Automated Testing Tools

One of the most important steps in software development is the quality assurance process, which tests the software to ensure bug-free operation. Since the manual testing of software can be a time-consuming process, automated testing tools have been developed to speed the process.

Common Software Testing Tools

Some of the most commonly found automated tools for software testing include:

  • Debuggers
  • Instruction set simulators
  • Program animation
  • Benchmarks
  • Performance analysis

To conduct an automated software testing tools comparison, try out whichever tools are applicable to your development project. Each process will reveal different problems within a program; however, a developer must understand when to automate the testing process and which features require automation.

A performance analysis will show which aspects of a given program experience the most usage (and therefore require the most attention). Benchmark tests, on the other hand, optimize running times by testing and comparing the performance of software components. As the name implies, simulators and animators allow testers to run through code automatically and monitor performance.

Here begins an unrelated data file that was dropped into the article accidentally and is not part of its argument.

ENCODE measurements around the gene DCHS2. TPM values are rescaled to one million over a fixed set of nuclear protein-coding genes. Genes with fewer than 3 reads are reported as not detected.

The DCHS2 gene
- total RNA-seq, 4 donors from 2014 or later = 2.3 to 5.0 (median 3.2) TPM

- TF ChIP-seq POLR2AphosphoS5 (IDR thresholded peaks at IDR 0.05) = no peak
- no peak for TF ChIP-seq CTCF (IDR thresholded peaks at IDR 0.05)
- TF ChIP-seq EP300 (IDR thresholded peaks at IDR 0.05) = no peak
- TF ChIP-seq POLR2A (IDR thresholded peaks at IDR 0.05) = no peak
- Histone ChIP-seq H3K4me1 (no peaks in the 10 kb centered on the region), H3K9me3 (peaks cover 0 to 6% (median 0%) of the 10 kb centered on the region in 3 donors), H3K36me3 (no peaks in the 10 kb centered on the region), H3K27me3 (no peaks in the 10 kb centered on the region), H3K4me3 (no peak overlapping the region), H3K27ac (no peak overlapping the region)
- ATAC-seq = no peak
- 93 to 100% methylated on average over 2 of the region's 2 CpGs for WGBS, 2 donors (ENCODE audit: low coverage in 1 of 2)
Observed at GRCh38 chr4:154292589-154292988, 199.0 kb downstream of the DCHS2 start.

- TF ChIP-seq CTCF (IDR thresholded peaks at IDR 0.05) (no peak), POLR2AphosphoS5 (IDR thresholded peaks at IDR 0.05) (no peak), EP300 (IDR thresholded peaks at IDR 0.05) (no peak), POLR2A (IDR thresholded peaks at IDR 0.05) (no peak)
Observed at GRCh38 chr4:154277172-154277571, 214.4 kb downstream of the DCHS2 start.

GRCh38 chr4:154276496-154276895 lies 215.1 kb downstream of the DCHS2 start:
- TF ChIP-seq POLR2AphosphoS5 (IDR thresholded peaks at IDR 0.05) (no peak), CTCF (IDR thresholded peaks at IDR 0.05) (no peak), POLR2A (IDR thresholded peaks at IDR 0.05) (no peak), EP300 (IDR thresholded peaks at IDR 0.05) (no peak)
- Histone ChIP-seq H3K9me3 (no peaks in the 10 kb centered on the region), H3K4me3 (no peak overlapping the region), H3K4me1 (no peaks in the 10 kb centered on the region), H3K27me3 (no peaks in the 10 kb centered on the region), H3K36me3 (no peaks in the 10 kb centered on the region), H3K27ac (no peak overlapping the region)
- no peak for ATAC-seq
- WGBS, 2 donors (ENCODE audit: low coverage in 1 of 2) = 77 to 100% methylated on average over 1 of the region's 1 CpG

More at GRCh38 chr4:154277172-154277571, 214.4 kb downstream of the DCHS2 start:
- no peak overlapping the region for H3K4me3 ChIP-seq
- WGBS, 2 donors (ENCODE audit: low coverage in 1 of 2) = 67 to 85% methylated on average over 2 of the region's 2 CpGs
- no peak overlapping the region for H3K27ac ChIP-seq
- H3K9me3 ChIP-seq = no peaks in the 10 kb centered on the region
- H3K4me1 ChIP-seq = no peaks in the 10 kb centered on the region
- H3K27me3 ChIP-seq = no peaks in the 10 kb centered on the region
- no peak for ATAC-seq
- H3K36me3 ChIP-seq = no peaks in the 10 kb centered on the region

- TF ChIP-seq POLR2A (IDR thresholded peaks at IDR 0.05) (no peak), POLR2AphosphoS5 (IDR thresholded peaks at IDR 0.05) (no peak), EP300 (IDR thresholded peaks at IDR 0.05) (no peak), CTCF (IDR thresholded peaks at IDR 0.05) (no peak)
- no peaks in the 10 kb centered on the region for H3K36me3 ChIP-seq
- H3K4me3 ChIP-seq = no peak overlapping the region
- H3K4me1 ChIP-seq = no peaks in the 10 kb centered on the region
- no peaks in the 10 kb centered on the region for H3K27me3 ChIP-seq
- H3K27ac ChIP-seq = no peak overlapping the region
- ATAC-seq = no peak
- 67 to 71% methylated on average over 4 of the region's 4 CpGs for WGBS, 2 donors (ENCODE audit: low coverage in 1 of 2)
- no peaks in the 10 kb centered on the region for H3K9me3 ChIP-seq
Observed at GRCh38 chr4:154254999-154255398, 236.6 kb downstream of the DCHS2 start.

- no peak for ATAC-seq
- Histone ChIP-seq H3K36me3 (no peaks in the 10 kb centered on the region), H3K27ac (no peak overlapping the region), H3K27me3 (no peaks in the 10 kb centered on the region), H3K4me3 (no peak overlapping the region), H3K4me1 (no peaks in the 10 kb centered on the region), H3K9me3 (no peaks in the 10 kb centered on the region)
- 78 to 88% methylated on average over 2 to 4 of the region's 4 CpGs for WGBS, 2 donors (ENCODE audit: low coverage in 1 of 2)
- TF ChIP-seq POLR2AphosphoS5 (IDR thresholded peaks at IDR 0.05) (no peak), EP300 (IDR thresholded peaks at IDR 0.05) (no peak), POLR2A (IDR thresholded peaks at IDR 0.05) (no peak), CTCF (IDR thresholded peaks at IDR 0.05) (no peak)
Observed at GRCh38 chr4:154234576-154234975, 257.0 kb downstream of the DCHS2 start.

Testing Processes

Black box, white box and gray box testing models are the most common processes. In a black box model, the tester does not know anything about the underlying code of the software and tests the product much the same way that a normal user would. During white box testing, the tester has full knowledge of the software code. This process is typically used on specific aspects of the program. Gray box testing uses a combination of these two methods; knowledge of the program is used to design the black box testing methods that more precisely test the software.

When using automated tools, software testing can be greatly expedited. A common tool employed in automation is the graphical user interface (GUI). This tool allows developers to create the kind of user input interactions the program is most likely to experience (such as keystrokes, mouse clicks and physical input from touch screens) to check the program's reaction. Another common automated method of software testing uses codes to input data and monitor the program's responses to insure proper code function.

Automation can save time by assigning repetitive and time-consuming tasks to computer programs, keeping the valuable time of a testing professional free for other projects. The process can still be expensive, though, so knowing what to automate (and when to automate it) is crucial. 

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